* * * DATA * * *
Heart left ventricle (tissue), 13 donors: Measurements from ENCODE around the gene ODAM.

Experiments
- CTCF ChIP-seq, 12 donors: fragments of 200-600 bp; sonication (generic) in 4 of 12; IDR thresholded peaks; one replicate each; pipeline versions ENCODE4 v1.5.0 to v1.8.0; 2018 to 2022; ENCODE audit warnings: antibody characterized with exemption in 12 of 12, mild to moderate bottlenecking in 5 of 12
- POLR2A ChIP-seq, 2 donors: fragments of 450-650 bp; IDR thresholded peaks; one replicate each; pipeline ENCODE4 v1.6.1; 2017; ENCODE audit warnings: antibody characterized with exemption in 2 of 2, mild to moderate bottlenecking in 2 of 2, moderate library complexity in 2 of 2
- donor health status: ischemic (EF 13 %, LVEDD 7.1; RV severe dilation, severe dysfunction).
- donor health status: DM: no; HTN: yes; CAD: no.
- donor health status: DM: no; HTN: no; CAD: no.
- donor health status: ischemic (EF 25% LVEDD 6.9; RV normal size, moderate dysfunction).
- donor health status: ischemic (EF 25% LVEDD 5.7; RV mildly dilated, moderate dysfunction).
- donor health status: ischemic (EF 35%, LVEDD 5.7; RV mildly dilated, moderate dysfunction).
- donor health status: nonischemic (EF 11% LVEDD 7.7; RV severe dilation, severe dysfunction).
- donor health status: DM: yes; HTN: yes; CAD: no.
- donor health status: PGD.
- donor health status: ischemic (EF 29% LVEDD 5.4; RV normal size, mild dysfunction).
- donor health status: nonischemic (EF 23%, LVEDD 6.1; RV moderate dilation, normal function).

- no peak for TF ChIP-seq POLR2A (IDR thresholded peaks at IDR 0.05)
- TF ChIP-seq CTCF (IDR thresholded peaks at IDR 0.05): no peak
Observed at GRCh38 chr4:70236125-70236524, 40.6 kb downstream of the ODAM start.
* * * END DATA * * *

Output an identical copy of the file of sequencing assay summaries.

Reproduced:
Heart left ventricle (tissue), 13 donors: Measurements from ENCODE around the gene ODAM.

Experiments
- CTCF ChIP-seq, 12 donors: fragments of 200-600 bp; sonication (generic) in 4 of 12; IDR thresholded peaks; one replicate each; pipeline versions ENCODE4 v1.5.0 to v1.8.0; 2018 to 2022; ENCODE audit warnings: antibody characterized with exemption in 12 of 12, mild to moderate bottlenecking in 5 of 12
- POLR2A ChIP-seq, 2 donors: fragments of 450-650 bp; IDR thresholded peaks; one replicate each; pipeline ENCODE4 v1.6.1; 2017; ENCODE audit warnings: antibody characterized with exemption in 2 of 2, mild to moderate bottlenecking in 2 of 2, moderate library complexity in 2 of 2
- donor health status: ischemic (EF 13 %, LVEDD 7.1; RV severe dilation, severe dysfunction).
- donor health status: DM: no; HTN: yes; CAD: no.
- donor health status: DM: no; HTN: no; CAD: no.
- donor health status: ischemic (EF 25% LVEDD 6.9; RV normal size, moderate dysfunction).
- donor health status: ischemic (EF 25% LVEDD 5.7; RV mildly dilated, moderate dysfunction).
- donor health status: ischemic (EF 35%, LVEDD 5.7; RV mildly dilated, moderate dysfunction).
- donor health status: nonischemic (EF 11% LVEDD 7.7; RV severe dilation, severe dysfunction).
- donor health status: DM: yes; HTN: yes; CAD: no.
- donor health status: PGD.
- donor health status: ischemic (EF 29% LVEDD 5.4; RV normal size, mild dysfunction).
- donor health status: nonischemic (EF 23%, LVEDD 6.1; RV moderate dilation, normal function).

- no peak for TF ChIP-seq POLR2A (IDR thresholded peaks at IDR 0.05)
- TF ChIP-seq CTCF (IDR thresholded peaks at IDR 0.05): no peak
Observed at GRCh38 chr4:70236125-70236524, 40.6 kb downstream of the ODAM start.